Tin is defying the downdraft sweeping commodity markets, with prices for the metal used to solder electronics surging this year thanks to reduced production in major exporter Indonesia.
Prices of many commodities, ranging from base metals to oil, have been hammered by oversupply and concerns about weakening demand in top raw materials consumer China.
But tin has bucked the trend, buoyed by the Indonesian cuts, which have countered slowing demand in the electronics sector and helped push down exchange stockpiles of the metal to their lowest levels since 2008.
It has been the best performer on the London Metal Exchange (LME) this year, rising about 10 percent to around $16,000 a tonne, against a largely flat index of six industrial metals and a drop in the Thomson Reuters/Core Commodity CRB Index of 10 percent.
"The fact that (Indonesia) has reduced their yearly exports, stocks are below 4,000 tonnes ... has attracted funds again," said a tin trader at a global trading house in Europe. "I won't be surprised to see the price rallying to $18,000."
Many industry experts say the rally could run out of steam in the coming weeks or months, however, partly due to surging tin output from Myanmar - though they expect prices to resume their uptrend towards the end of the year.
Caroline Bain, senior commodity economic at consultancy Capital Economics, predicted prices would reach $17,000 by the end of 2016, helped by a pick-up in demand from the electronics sector - which accounts for around half of global consumption of tin, used as solder to fuse together circuitry components.
Global semiconductor sales - a barometer for electronics demand - dropped 5.2 percent year-on-year in December, according to the Semiconductor Industry Association.
"The demand side is quite subdued, although there are some early indications that the electronic sector could be picking up," said Bain.
It has been a sharp turnaround for tin. Prices were languishing at 6-1/2 year lows in January before Indonesian exports fell by 63 percent after authorities tightened export rules and launched new audits of smelters, helping to trigger the rally.
They hit a peak of $16,200 a tonne on Tuesday, their strongest level since October, following news that major Indonesian tin smelter PT Refined Bangka Tin (RBT) would be scrapped. Smelters process ore into refined metal.
LME tin inventories MSNSTX-TOTAL have fallen to 3,850 tonnes, their lowest since November 2008, indicating shortages on the market.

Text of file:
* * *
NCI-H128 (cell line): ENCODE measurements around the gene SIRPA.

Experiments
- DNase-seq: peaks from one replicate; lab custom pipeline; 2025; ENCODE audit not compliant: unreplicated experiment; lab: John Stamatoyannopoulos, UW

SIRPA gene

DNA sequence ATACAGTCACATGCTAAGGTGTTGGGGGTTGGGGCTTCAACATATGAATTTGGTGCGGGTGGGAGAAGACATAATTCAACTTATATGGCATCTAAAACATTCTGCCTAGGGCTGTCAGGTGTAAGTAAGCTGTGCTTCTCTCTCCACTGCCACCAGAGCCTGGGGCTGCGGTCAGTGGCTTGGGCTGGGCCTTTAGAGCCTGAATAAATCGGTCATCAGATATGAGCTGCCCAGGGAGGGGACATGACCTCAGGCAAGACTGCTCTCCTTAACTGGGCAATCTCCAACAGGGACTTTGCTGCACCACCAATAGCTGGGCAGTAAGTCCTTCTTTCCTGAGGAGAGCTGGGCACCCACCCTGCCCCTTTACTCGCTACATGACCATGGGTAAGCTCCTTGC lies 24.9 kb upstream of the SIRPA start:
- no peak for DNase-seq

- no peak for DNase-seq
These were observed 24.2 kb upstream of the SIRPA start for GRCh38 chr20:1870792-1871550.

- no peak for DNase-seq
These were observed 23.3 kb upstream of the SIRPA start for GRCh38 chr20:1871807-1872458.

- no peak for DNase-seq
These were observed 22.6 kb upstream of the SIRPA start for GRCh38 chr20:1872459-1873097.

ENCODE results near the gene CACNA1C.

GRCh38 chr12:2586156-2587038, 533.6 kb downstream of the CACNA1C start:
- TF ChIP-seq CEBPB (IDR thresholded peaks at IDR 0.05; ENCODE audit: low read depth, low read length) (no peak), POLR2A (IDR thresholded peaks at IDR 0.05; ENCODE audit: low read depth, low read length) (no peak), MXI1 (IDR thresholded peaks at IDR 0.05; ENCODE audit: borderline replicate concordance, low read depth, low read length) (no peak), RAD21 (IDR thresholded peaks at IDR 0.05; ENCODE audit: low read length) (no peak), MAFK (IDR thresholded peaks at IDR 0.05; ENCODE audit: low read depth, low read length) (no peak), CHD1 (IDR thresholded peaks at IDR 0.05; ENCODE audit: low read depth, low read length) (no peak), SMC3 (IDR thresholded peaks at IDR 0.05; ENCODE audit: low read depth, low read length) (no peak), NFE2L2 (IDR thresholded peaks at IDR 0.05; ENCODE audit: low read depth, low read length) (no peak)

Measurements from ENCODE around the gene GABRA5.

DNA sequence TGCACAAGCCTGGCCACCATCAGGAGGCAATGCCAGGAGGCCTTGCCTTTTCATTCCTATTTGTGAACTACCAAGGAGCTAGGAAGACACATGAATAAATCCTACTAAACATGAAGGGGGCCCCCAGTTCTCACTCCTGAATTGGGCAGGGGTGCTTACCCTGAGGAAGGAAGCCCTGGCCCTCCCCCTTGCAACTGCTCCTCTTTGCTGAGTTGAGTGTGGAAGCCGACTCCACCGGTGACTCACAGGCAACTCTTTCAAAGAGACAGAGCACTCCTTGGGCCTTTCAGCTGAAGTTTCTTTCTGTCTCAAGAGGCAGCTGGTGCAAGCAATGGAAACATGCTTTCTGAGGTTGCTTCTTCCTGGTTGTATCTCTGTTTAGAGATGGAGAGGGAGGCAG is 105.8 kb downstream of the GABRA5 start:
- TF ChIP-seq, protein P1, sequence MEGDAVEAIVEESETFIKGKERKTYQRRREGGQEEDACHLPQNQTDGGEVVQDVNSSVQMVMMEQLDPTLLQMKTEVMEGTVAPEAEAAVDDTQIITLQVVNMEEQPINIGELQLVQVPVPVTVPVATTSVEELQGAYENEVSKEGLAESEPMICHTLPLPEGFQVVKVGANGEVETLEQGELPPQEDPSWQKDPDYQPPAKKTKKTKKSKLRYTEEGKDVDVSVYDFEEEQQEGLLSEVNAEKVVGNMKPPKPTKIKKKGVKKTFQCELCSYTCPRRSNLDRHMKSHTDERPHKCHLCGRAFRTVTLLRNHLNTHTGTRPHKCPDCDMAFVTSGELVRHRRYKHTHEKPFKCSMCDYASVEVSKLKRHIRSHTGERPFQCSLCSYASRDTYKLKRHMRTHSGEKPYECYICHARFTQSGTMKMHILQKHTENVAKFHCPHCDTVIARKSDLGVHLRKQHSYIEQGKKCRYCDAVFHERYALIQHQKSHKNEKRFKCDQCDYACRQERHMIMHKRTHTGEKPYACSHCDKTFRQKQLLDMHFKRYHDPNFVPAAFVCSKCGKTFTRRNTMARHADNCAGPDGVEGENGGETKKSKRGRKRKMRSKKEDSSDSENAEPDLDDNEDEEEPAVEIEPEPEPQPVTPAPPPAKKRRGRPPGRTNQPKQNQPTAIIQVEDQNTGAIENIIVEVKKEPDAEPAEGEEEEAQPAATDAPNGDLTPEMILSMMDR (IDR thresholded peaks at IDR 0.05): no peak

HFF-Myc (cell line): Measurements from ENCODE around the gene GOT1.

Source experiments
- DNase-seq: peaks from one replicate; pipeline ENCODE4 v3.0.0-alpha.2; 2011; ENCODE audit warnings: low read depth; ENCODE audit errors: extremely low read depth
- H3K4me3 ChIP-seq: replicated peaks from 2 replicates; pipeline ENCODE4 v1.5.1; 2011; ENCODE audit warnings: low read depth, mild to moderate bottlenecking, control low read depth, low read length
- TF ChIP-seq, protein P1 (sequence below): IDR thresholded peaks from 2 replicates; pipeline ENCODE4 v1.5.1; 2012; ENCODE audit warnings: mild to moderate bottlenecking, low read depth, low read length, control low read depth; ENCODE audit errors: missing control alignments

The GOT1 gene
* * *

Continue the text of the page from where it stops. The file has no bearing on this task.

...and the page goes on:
Industry group ITRI said flooding in a major tin-producing region on Indonesia was expected to further reduce exports from the country in February.
"Recently we've been surveying the individual tin producing companies on their output and pretty much everybody is reporting lower production," said Peter Kettle, markets manager at ITRI.
Global refined tin output is forecast to fall 3 percent this year after a decline of 8 percent in 2015, resulting in a global deficit of 10,000-15,000 tonnes, he added.
MYANMAR, HIDDEN STOCKS
However tin prices are likely to be pressured in the coming weeks and months, partly from the rising production in Myanmar. Chinese imports from the nation jumped 240 percent in January, although analysts said it was uncertain that such high levels could be sustained.
"We saw the run-up in prices on that tin smelter shutting down, but then we got the data showing huge imports from Myanmar, which seemed to compensate for any loss out of Indonesia," said Robin Bhar, head of metals research at Societe Generale in London.
The LME stocks picture is also not the whole story on inventories, warned Capital Economics' Bain.
"If you look at the exchange stocks alone, you would wonder why the price isn't double what it is now, but certainly there are anecdotal reports that producer stocks of tin in Indonesia are high."
A plea by Chinese tin producers to the government to stockpile tin also implied excess stocks there, she added.
"We do expect tin prices to pick up by the end of this year, but people are right to be cautious about how tight the tin market really is."http://www.reuters.com/article/metals-tin-idUSL8N15X4MZ